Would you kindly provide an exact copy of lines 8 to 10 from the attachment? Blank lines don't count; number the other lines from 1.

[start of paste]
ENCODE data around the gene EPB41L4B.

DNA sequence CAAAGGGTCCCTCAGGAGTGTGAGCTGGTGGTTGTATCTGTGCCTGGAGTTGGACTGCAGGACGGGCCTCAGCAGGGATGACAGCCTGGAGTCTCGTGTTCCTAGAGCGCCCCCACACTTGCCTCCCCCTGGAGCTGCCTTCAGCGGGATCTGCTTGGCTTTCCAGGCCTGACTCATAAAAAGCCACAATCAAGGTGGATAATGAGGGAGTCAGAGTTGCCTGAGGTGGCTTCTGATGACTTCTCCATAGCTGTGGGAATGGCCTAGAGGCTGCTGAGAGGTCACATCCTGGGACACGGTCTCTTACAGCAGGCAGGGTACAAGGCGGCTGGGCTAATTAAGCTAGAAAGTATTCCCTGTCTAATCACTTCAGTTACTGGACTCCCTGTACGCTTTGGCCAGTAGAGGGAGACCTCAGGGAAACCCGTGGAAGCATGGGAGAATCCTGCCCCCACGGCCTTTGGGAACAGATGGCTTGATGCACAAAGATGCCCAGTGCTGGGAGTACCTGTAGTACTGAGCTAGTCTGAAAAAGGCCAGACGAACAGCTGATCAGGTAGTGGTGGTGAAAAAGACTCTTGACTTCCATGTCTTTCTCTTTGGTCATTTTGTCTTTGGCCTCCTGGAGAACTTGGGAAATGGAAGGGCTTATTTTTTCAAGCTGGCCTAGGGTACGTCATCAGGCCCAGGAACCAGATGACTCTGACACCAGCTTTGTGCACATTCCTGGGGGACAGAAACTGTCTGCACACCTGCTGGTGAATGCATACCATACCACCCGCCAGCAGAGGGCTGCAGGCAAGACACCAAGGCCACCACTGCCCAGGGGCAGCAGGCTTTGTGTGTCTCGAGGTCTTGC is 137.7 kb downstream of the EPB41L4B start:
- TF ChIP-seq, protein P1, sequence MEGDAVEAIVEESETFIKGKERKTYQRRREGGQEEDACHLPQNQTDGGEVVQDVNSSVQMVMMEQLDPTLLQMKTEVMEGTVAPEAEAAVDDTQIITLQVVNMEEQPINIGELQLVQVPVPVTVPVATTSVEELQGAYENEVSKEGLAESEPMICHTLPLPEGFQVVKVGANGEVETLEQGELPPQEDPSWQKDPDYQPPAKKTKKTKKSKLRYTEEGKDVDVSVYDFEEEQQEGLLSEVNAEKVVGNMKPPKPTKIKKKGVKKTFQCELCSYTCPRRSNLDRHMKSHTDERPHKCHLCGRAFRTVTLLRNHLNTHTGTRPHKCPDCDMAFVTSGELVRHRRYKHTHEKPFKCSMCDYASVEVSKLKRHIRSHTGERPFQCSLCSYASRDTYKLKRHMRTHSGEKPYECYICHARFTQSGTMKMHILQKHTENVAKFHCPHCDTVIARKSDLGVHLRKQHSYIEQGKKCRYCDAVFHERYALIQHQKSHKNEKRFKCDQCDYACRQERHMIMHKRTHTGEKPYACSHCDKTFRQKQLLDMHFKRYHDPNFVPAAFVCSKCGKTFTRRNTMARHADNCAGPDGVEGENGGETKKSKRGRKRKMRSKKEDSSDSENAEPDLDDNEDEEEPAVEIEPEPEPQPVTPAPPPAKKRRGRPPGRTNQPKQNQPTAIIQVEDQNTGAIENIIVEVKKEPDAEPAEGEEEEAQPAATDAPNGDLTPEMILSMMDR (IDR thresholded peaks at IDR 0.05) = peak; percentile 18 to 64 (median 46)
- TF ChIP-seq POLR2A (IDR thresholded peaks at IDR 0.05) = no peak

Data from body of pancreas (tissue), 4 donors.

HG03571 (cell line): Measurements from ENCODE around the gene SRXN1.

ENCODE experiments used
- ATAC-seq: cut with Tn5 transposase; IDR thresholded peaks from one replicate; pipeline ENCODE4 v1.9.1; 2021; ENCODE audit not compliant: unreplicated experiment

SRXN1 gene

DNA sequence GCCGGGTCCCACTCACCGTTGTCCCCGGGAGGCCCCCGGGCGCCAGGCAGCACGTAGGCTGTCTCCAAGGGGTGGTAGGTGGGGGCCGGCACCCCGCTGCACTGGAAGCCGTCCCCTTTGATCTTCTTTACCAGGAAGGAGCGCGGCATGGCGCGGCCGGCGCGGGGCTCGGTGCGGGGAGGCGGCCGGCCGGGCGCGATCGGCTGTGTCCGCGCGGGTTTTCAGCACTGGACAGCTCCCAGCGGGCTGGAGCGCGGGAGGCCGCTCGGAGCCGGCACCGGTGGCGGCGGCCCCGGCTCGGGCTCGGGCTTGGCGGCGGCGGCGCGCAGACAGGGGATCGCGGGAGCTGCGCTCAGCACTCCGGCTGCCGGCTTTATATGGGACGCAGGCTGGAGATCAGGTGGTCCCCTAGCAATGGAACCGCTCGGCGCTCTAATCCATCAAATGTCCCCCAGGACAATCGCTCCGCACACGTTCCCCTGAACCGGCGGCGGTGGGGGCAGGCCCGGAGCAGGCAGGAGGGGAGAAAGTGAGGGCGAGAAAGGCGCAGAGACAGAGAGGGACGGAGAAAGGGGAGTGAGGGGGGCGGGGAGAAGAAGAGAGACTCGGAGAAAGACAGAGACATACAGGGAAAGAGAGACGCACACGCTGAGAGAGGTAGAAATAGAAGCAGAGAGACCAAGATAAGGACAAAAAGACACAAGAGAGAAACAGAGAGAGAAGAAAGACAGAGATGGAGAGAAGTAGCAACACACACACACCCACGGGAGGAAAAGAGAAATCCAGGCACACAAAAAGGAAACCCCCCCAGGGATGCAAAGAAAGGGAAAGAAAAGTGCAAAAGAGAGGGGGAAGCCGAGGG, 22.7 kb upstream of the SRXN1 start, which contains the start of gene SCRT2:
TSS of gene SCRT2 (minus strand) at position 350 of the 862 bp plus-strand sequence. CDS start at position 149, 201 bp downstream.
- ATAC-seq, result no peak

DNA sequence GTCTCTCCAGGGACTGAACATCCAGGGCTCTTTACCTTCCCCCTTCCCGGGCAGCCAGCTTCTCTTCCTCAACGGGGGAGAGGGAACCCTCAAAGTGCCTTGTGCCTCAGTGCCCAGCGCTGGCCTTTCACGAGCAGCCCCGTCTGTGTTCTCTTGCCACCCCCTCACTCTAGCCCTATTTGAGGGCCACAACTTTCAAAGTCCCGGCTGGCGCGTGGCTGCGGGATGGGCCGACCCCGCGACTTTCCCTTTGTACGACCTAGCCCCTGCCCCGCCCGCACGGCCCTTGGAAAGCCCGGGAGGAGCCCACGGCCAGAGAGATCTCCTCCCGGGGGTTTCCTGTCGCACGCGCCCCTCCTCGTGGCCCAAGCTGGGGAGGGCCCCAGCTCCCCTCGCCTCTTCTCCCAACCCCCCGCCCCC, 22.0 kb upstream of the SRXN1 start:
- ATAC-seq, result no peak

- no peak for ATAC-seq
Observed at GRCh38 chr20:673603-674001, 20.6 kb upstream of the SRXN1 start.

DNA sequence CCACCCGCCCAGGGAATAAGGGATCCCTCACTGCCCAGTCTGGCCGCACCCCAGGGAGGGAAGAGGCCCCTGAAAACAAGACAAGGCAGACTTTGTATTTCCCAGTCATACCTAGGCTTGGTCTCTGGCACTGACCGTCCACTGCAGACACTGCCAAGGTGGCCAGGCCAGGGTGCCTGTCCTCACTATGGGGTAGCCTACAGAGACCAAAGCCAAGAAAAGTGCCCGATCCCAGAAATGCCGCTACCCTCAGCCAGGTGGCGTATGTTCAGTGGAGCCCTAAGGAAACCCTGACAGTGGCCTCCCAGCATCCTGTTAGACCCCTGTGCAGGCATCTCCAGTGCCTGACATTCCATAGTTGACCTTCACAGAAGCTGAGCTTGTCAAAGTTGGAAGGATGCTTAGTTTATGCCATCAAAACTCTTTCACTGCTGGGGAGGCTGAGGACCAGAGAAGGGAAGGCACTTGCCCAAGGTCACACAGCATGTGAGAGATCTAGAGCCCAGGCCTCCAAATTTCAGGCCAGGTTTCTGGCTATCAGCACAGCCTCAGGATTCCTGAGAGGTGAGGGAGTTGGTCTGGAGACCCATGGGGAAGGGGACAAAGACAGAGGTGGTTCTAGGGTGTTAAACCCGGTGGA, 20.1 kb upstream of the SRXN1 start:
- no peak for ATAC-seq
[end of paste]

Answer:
- ATAC-seq: cut with Tn5 transposase; IDR thresholded peaks from one replicate; pipeline ENCODE4 v1.9.1; 2021; ENCODE audit not compliant: unreplicated experiment

SRXN1 gene

DNA sequence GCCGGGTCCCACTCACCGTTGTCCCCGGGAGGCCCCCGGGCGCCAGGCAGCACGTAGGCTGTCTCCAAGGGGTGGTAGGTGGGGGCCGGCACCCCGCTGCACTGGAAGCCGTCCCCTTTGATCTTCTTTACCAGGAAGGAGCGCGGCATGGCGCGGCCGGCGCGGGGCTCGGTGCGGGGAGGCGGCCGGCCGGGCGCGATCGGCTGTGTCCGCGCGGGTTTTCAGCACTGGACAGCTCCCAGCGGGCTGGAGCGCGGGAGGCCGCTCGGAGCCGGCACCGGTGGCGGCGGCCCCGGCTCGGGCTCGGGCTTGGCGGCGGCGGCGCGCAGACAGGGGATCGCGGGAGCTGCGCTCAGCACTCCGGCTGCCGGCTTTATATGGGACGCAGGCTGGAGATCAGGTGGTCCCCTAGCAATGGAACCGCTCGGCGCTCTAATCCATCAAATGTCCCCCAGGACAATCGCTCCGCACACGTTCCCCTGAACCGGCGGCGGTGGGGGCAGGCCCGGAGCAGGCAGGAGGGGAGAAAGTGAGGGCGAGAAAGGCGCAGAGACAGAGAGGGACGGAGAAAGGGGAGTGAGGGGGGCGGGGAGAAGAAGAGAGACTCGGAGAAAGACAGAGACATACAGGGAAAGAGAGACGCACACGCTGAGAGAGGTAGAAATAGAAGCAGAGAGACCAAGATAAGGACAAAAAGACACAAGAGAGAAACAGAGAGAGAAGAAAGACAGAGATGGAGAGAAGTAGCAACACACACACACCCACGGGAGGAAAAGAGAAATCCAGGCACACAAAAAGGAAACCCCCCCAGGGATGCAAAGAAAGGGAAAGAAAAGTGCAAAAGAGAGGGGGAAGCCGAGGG, 22.7 kb upstream of the SRXN1 start, which contains the start of gene SCRT2: